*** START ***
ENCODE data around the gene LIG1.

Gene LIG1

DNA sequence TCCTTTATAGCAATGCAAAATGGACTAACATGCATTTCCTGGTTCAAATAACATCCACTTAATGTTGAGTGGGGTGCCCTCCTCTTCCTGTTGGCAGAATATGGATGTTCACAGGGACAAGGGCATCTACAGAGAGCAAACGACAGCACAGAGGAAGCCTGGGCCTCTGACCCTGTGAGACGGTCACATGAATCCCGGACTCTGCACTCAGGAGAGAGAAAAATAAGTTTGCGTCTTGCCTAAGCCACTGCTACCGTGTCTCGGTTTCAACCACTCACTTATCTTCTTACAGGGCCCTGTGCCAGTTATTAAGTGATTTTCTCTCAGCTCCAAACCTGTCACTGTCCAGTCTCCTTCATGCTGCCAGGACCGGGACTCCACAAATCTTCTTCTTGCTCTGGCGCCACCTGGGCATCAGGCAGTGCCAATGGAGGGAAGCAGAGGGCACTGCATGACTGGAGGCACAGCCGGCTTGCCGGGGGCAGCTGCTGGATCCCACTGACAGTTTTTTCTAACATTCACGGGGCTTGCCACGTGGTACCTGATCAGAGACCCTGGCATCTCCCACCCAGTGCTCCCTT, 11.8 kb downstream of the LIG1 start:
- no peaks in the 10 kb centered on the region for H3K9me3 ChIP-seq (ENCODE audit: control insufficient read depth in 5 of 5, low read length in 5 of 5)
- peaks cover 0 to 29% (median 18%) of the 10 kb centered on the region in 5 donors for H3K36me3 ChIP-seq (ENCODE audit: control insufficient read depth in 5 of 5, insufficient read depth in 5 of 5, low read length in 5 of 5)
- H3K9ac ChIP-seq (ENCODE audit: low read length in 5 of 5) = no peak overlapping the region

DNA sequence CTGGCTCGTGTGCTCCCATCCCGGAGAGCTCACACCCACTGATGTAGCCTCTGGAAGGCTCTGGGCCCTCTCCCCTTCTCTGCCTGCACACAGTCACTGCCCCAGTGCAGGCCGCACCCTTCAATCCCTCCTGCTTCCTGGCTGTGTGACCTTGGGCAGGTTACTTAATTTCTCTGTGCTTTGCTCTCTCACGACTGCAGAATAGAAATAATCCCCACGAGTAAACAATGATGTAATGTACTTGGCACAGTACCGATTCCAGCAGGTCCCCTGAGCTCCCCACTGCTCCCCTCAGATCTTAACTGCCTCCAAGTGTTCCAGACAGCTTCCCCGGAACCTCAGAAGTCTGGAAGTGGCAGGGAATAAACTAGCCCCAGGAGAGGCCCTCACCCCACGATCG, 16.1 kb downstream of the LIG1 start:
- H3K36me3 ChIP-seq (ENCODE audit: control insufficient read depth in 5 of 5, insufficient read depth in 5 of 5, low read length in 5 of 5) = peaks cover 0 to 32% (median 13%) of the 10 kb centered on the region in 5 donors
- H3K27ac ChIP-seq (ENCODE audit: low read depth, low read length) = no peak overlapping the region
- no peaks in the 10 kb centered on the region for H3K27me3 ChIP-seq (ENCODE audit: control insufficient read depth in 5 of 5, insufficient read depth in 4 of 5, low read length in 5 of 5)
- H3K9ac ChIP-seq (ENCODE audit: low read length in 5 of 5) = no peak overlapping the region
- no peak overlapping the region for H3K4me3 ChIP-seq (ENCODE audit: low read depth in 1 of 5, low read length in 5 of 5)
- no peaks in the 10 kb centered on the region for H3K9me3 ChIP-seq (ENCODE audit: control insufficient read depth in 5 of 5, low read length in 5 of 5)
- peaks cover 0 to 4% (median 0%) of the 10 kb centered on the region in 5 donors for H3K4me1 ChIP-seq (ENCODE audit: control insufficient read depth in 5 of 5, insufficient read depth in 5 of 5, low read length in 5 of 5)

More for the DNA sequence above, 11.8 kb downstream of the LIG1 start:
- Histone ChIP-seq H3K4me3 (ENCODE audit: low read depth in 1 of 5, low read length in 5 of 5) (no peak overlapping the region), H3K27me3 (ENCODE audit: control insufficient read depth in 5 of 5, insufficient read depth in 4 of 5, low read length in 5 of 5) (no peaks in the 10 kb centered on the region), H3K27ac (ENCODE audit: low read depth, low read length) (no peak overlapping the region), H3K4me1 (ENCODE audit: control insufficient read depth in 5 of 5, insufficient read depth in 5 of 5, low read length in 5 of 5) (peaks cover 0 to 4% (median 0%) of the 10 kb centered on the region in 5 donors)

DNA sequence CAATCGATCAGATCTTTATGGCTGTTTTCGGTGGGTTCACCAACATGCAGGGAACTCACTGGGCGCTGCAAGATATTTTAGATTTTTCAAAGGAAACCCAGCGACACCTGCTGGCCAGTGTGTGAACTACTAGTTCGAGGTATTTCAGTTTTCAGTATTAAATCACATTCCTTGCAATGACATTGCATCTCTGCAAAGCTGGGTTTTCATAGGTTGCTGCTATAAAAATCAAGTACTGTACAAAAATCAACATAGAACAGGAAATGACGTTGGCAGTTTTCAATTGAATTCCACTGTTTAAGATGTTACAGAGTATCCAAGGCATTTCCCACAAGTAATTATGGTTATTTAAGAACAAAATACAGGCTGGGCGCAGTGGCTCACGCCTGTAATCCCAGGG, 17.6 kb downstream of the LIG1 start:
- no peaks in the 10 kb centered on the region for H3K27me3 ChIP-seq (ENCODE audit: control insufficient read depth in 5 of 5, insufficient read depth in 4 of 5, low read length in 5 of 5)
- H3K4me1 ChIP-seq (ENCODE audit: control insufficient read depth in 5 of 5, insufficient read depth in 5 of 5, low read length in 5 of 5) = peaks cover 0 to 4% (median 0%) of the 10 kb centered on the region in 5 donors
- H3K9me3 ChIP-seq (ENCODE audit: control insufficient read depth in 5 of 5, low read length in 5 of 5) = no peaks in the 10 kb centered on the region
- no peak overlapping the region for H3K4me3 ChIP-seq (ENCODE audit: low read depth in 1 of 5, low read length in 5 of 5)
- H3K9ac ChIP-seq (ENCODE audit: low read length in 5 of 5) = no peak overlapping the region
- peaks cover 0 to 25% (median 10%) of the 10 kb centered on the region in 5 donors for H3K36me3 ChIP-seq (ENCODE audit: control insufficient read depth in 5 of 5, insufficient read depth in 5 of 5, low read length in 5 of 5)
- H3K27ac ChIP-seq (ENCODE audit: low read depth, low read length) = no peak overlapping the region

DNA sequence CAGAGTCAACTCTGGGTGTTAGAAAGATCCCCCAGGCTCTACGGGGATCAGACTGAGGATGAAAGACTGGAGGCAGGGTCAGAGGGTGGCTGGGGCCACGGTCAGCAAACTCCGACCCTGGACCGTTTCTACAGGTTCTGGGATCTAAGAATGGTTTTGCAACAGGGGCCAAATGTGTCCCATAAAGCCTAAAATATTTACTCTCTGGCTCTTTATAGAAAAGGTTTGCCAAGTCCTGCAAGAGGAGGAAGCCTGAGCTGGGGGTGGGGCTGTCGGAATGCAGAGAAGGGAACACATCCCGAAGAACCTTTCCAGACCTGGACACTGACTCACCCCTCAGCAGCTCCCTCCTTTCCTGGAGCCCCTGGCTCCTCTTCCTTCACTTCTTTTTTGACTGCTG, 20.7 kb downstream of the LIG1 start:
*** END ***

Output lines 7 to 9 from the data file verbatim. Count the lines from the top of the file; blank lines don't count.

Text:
DNA sequence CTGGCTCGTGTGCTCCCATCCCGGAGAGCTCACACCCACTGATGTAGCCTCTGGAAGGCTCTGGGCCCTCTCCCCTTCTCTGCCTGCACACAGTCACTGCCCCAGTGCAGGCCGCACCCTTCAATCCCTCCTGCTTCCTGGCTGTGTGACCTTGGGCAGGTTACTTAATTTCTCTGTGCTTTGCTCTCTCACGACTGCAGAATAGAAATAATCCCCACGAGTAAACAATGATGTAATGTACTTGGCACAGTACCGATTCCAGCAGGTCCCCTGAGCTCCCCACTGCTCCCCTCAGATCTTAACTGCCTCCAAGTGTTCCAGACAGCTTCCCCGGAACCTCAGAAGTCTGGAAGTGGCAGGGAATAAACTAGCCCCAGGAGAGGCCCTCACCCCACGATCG, 16.1 kb downstream of the LIG1 start:
- H3K36me3 ChIP-seq (ENCODE audit: control insufficient read depth in 5 of 5, insufficient read depth in 5 of 5, low read length in 5 of 5) = peaks cover 0 to 32% (median 13%) of the 10 kb centered on the region in 5 donors
- H3K27ac ChIP-seq (ENCODE audit: low read depth, low read length) = no peak overlapping the region